atomic_fungus (atomic_fungus) wrote,

#2597: See, that's what I thought.

The biggest story coming from Japan is OH NOEZ ITS CHERNOBYL ALL OVER AGAIN and I figured there had to be more to it than that.

Ace has the facts.

Containment has not failed. The part that blew off the reactor building is, essentially, a sheetmetal building atop the actual containment vessel for the reactor. It's there to house the machinery used for servicing the core, and it acts to contain stray radiation when the core is opened (such as when fuel elements are being replaced). The core itself, however, is not open to the environment at this time.

The core is, however, far too hot. The cooling system has failed; the core got so hot that it began producing hydrogen; venting that hydrogen is what caused the destruction of the sheetmetal shack atop the containment vessel.

What we're looking at right now is, in fact, another Three Mile Island, not another Chernobyl.

They say that the area around the damaged reactor is being exposed to radiation "eight times normal" but that only amounts to an exposure of about 800 millirem per year at sea level. (Normal is around 100.) The people living nearby don't even need to skip their next chest x-ray at that kind of exposure level.

If you had camped out atop the failed TMI reactor for the entirety of that event, you would have received a total dose of 1,500 millirem. If you go get an angiogram, you're exposed to more than ten times that amount of radiation, and over a much shorter period.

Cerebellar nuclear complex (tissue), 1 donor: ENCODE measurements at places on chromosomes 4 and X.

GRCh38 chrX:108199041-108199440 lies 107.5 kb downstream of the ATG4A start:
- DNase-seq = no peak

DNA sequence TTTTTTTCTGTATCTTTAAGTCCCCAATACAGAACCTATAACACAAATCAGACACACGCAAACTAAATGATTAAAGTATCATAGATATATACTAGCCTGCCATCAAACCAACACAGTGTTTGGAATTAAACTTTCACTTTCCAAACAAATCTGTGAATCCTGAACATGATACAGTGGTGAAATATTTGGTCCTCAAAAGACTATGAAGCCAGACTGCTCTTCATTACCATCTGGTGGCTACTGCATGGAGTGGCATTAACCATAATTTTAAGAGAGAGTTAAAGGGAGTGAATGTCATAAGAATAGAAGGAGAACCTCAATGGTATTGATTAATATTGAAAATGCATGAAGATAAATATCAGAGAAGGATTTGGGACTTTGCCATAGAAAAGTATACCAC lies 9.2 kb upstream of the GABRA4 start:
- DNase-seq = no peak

800 millirem is nothing.

The biggest problem is keeping the core from melting. It's even fine if it melts partially, the way the TMI core did, as long as it stays within the containment building; and the containment building is designed specifically to keep that stuff inside under all but the most dire of circumstances.

What caused the problem? A failure of the flow of coolant. What caused that?

The tsunami inundated the grounds of the plant and contaminated the fuel supply for the emergency backup generators that are supposed to power the cooling pumps in the event of an emergency exactly like this one. The generators ran for about an hour, then quit, and that's when the problems started.

The media, of course, are all reporting this as if someone set off an atomic bomb in downtown Tokyo.


* * *

Rod Adams has it right.

* * *

As for me, I got up after my five-hour nap and got a bacon mofo; now I'm gonna play WoW, at least for a little bit.

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